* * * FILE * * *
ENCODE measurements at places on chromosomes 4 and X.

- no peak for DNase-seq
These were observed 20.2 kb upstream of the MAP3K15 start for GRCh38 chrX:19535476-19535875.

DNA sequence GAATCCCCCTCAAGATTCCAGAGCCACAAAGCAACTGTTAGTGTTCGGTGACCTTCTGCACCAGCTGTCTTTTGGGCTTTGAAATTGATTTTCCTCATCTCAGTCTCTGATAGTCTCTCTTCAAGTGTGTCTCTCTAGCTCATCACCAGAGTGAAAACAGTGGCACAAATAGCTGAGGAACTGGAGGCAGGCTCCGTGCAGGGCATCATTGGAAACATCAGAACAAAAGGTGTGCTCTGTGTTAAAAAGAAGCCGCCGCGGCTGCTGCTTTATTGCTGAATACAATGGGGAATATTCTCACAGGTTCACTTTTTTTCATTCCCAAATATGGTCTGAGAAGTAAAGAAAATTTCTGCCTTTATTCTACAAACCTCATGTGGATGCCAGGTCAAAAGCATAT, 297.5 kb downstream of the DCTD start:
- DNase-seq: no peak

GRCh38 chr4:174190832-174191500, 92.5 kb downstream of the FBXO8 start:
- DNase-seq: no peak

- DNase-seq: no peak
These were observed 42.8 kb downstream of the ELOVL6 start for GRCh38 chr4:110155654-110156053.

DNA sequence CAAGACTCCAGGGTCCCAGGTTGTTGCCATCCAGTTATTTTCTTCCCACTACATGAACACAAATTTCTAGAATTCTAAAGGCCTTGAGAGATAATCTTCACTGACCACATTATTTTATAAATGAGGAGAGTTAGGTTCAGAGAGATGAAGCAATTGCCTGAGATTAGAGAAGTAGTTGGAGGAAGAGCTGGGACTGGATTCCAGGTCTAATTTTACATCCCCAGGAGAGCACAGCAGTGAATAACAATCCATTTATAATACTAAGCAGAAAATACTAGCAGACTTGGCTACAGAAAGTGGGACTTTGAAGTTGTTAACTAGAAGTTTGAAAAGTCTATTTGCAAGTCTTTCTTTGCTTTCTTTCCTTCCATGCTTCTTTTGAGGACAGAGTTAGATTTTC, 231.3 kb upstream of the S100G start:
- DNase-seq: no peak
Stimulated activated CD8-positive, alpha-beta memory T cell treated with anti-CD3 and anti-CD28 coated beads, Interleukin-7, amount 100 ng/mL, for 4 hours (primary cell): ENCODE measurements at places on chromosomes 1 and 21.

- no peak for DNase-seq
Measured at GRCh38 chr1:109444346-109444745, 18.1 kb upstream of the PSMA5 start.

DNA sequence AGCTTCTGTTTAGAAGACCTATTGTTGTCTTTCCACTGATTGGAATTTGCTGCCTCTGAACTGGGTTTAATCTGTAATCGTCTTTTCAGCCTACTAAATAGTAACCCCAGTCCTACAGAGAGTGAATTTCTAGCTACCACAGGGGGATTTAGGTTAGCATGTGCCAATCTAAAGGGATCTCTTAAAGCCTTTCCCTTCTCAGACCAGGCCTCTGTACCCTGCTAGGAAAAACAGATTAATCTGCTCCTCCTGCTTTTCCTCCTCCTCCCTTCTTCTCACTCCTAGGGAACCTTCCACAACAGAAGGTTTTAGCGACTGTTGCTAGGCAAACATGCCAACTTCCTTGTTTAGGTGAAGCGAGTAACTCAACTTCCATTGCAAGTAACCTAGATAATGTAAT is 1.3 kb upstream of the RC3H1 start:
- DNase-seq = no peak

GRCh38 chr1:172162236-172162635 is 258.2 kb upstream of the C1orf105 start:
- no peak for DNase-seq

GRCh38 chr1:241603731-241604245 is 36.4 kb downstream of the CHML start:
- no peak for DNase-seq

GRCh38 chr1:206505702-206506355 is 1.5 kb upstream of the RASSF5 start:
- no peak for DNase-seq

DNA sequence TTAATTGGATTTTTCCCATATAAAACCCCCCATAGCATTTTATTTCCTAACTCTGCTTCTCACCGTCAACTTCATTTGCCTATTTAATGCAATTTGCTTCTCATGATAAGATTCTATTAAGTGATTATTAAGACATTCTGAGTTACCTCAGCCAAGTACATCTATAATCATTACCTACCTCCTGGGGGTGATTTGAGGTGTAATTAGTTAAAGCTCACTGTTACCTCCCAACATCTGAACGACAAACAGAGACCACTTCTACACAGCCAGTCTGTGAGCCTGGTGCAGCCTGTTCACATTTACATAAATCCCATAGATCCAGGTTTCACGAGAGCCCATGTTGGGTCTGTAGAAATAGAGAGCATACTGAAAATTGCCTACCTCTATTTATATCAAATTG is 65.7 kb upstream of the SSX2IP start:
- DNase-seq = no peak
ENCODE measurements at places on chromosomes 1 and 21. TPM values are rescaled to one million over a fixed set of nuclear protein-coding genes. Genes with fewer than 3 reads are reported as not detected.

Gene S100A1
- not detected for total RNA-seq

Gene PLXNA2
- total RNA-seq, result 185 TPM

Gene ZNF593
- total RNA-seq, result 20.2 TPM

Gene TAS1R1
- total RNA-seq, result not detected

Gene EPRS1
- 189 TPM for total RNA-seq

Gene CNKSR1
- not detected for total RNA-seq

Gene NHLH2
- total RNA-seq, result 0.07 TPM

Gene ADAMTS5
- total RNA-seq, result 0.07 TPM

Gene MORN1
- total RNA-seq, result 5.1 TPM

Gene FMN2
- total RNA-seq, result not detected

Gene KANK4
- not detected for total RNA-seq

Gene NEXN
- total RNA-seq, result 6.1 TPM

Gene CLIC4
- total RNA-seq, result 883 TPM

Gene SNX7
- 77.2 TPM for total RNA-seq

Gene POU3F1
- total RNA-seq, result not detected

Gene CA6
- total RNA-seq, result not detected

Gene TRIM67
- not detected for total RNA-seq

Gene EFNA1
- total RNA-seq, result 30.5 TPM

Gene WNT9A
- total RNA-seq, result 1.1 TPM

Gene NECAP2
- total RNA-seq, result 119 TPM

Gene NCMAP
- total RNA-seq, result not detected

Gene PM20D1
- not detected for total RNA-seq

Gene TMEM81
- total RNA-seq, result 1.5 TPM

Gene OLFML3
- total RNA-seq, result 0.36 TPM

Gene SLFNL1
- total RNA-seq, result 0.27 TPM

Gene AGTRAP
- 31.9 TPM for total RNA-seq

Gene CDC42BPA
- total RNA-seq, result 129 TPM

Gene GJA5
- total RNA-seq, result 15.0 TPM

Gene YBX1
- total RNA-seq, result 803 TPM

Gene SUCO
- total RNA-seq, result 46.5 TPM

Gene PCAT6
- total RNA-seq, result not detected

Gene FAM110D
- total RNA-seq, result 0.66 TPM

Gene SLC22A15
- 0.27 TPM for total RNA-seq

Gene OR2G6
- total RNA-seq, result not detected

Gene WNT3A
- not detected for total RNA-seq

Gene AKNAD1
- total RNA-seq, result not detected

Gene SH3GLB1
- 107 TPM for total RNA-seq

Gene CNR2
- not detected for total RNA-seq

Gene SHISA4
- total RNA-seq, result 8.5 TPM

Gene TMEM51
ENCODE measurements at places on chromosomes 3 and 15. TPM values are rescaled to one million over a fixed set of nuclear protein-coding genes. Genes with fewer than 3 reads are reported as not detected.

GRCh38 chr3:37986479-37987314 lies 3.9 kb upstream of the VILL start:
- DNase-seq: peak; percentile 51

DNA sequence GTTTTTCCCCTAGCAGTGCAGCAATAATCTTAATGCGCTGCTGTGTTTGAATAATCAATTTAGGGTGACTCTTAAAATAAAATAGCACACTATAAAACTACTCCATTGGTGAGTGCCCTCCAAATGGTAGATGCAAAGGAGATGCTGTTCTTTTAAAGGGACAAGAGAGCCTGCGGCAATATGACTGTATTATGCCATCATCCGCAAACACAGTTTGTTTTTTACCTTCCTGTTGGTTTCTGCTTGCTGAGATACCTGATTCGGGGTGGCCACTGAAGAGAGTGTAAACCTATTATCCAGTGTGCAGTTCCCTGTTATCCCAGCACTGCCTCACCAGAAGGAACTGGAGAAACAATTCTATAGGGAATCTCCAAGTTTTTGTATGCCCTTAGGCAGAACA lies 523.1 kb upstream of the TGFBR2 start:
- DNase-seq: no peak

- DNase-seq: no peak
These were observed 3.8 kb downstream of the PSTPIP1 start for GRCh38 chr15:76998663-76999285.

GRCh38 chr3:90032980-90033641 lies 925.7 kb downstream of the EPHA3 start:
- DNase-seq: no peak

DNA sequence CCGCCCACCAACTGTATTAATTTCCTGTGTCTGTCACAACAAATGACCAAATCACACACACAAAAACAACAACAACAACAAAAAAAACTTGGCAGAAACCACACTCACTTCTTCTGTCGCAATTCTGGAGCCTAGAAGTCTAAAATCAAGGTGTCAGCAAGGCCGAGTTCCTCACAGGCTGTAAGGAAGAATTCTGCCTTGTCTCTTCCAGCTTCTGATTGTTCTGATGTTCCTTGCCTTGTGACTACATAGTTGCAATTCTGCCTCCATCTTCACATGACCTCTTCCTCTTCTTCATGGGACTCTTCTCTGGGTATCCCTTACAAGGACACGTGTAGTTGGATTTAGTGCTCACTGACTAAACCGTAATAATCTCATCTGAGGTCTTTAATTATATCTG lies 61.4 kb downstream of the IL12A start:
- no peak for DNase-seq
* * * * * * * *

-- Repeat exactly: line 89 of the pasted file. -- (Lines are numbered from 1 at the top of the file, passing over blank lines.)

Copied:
- total RNA-seq, result 0.66 TPM